Although sushi has enjoyed a popularity boom world-wide, an unfortunate side effect has been the creation of numerous sushi bars run by highly inexperienced or untrained chefs using ingredients of questionable quality. The 'edible art' has slowly been reduced to a fast-food style meal. In this volume, the author describes the key points to look out for when choosing a sushi bar and how to tell the difference between a sushi chef of quality, or a sushi bar full of novices.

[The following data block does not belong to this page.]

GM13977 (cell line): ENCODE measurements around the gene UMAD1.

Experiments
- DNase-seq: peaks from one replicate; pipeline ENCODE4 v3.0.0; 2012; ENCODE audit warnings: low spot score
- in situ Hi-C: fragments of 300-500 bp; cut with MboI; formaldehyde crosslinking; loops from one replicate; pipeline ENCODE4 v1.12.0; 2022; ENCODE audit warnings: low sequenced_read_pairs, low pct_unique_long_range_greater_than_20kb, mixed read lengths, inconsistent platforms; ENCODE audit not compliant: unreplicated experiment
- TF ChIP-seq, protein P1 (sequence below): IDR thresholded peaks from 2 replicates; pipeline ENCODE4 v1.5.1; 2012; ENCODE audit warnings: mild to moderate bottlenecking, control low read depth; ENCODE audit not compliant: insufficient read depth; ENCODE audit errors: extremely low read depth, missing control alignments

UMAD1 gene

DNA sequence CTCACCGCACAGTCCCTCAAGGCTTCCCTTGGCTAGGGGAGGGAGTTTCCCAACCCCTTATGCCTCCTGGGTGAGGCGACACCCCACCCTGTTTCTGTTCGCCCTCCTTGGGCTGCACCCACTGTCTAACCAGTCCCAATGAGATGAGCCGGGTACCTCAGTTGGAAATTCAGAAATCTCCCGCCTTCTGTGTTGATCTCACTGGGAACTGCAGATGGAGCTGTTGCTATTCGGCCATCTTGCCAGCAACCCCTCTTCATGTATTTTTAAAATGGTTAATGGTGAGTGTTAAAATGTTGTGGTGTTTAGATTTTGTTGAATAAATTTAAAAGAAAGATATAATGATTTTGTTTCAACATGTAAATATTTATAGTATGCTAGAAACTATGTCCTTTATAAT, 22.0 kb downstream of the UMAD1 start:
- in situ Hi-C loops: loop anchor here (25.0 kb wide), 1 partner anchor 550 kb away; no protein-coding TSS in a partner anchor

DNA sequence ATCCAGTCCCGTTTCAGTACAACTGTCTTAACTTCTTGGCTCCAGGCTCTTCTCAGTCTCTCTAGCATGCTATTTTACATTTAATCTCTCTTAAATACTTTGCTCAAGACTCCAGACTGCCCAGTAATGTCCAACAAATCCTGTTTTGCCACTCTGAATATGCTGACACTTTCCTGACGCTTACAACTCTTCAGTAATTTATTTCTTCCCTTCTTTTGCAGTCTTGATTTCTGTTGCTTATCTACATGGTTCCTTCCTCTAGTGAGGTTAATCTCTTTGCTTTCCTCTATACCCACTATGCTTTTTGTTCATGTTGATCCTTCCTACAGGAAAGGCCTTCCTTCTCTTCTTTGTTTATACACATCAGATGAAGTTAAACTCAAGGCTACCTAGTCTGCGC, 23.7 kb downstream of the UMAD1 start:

While most of us are unaware of the true art of sushi as it is prepared in Japan, the majority of customers are sadly led to believe that what they see in the sushi case in front of them is everything that sushi could possibly be.
In this volume, the author describes his own training in Japan, sheds light on the differences between sushi in Japan and modern sushi in the United States, gives tips for improving the interaction between the traditional chef and the American customer, and provides lessons for skill development for the beginner chef.